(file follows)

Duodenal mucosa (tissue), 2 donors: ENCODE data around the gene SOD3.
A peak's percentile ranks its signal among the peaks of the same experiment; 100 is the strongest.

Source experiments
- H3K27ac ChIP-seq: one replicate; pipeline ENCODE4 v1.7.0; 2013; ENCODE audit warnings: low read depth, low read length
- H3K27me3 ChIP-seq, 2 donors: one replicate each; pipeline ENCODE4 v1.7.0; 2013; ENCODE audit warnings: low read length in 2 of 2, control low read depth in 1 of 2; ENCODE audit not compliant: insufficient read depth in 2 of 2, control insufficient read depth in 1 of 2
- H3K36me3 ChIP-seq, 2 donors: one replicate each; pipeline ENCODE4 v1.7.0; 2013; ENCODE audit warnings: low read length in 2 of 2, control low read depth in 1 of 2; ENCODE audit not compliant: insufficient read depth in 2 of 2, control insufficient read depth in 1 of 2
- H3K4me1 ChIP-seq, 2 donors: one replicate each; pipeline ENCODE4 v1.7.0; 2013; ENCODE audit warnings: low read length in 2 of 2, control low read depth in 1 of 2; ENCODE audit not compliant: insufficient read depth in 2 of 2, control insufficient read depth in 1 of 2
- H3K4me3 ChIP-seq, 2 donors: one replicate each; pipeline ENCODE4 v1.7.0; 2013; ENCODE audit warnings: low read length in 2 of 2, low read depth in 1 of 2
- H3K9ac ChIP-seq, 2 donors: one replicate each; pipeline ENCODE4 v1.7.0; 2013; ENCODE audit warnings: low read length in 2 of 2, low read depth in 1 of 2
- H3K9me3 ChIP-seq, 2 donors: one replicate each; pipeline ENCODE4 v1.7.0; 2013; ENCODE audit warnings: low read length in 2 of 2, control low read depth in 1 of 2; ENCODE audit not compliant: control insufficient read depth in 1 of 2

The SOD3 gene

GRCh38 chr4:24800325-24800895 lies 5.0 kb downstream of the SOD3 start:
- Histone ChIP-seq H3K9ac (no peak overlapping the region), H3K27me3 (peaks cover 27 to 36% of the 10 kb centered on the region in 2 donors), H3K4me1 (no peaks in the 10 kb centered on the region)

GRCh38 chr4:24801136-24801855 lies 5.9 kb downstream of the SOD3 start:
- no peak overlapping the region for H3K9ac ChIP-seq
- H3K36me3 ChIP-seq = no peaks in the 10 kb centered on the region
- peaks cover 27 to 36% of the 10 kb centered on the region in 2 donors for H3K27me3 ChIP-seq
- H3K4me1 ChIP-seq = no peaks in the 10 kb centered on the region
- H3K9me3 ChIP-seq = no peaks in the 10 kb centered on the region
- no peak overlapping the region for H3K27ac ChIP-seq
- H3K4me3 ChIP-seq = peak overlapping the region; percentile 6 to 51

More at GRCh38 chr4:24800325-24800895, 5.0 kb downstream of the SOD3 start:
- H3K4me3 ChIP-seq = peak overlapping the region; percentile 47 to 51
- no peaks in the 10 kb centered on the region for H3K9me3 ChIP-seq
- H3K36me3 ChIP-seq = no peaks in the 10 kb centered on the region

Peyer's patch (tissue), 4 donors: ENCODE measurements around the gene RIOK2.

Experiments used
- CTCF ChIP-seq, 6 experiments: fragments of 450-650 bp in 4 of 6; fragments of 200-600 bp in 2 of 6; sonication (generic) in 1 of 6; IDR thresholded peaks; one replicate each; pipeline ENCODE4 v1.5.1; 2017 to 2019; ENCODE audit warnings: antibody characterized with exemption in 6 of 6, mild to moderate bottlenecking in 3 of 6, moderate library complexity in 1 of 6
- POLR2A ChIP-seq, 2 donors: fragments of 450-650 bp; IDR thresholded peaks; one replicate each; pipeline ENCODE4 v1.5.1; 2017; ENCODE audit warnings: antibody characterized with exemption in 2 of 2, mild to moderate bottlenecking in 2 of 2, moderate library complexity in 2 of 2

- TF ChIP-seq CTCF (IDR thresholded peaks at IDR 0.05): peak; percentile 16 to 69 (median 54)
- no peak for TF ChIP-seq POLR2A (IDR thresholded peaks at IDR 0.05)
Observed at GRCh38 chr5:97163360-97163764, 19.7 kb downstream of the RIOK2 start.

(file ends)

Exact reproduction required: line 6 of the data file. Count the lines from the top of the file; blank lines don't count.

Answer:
- H3K36me3 ChIP-seq, 2 donors: one replicate each; pipeline ENCODE4 v1.7.0; 2013; ENCODE audit warnings: low read length in 2 of 2, control low read depth in 1 of 2; ENCODE audit not compliant: insufficient read depth in 2 of 2, control insufficient read depth in 1 of 2